Tip shape also makes a difference in a ski's ability to float. Tips that are more tapered, with the widest part set back, have better glide in powder. Again, an example is the Rossi Soul 7. The Elan Ripstick's have a relatively narrow, 95mm waist but hold their own in up to a foot of powder because of their fat, rockered tips. We were surprised by their solid performance in deep pow. Other models with than gain float through well-designed, wide tips are the K2 FulLUVit, the Kastle FX95 HP and the Dynastar Legend W 96.
We were blown away by how the Kastles blew threw any tough snow conditions we put them in.
We use this term as an all-encompassing category for variable snow (excluding powder) on ungroomed trails. Some days the snow is frozen solid in the morning and slushy by mid-afternoon. Other days you will find breakable crust in one spot and chalky fun powder elsewhere. Will your trusty planks plow through the irregular snow, whether it's slushy or frozen? When even the groomers are trashed, does it still feel like you're carving and cruising?
The Rossignol Soul 7 HD and the Blizzard Black Pearl both handle chop with ease, either absorbing or skimming across any crud that came their way. But, the Kastle FX95 HP is truly the most crud-munching machine we'd ever skied, barreling through the roughest terrain without batting an eye. The stiff and weighty FX95 HP transition from one type of snow to the next effortlessly. They handle variable conditions with grace, pushing through it all without hesitation.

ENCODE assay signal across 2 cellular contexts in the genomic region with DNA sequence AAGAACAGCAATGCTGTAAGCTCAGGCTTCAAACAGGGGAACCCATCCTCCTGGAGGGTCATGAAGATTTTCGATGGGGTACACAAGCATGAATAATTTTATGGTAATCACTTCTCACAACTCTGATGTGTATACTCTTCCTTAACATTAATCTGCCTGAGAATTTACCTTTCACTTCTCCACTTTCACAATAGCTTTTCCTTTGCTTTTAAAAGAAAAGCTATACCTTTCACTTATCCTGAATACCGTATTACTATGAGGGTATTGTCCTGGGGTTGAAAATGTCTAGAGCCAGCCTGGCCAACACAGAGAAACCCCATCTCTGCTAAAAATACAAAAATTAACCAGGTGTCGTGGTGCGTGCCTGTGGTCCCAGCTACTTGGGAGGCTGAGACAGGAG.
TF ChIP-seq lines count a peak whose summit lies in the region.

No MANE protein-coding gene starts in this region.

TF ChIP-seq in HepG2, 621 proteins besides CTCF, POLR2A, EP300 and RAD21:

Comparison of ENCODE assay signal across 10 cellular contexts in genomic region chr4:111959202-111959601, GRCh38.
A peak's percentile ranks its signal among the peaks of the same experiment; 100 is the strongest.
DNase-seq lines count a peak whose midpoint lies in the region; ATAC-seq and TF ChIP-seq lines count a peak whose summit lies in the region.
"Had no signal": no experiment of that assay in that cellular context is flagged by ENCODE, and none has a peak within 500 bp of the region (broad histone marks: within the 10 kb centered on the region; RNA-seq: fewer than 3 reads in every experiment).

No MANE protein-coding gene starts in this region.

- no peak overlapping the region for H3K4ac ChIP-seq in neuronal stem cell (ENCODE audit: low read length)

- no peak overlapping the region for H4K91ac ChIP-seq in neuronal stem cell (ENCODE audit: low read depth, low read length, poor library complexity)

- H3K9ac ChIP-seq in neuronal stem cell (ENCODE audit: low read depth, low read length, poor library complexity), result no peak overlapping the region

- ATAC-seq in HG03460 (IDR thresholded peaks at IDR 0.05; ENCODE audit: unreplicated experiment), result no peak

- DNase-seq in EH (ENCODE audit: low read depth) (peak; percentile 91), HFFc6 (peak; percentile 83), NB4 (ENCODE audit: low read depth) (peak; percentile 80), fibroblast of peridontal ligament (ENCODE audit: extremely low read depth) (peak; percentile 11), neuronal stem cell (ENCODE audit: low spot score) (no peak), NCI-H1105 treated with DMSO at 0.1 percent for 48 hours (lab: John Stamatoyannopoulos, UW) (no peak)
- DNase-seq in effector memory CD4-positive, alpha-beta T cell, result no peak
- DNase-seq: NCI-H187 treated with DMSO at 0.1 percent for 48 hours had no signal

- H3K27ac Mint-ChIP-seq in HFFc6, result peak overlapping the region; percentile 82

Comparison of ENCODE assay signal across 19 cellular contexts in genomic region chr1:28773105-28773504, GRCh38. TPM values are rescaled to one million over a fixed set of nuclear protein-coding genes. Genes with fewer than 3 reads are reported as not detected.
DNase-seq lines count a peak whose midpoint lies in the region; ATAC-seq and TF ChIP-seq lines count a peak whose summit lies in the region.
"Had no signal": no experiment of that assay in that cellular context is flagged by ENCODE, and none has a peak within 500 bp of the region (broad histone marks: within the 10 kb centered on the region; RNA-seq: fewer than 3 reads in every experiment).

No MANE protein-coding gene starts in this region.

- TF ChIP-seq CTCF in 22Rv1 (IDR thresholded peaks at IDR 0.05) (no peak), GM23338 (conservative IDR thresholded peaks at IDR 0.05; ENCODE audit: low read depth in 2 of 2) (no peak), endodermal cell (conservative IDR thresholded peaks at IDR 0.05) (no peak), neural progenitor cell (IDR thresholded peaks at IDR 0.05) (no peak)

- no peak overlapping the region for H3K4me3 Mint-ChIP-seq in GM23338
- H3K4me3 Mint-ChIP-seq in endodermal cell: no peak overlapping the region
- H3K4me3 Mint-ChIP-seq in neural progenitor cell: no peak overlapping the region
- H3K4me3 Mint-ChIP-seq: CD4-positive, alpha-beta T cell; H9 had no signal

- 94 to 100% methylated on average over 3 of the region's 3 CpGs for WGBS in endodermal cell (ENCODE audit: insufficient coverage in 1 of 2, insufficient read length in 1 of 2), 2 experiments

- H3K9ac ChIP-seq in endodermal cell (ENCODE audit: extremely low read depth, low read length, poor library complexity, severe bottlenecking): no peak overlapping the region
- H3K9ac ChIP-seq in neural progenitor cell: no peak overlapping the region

The Volkl 90Eights have a stiffness which allows them to blast their way through choppy conditions.
The K2 FulLuvit's also tended to buck in the crud, throwing us in the backseat, but the Head Great Joy sucked up the crud and excelled in any off-piste conditions, from tracked-up powder to frozen chunks and wind buff. The Atomic Vantage 90 Ti let us down in this terrain. Instead of absorbing the crud or plowing through it, they often threw us around, resulting in minor humiliations.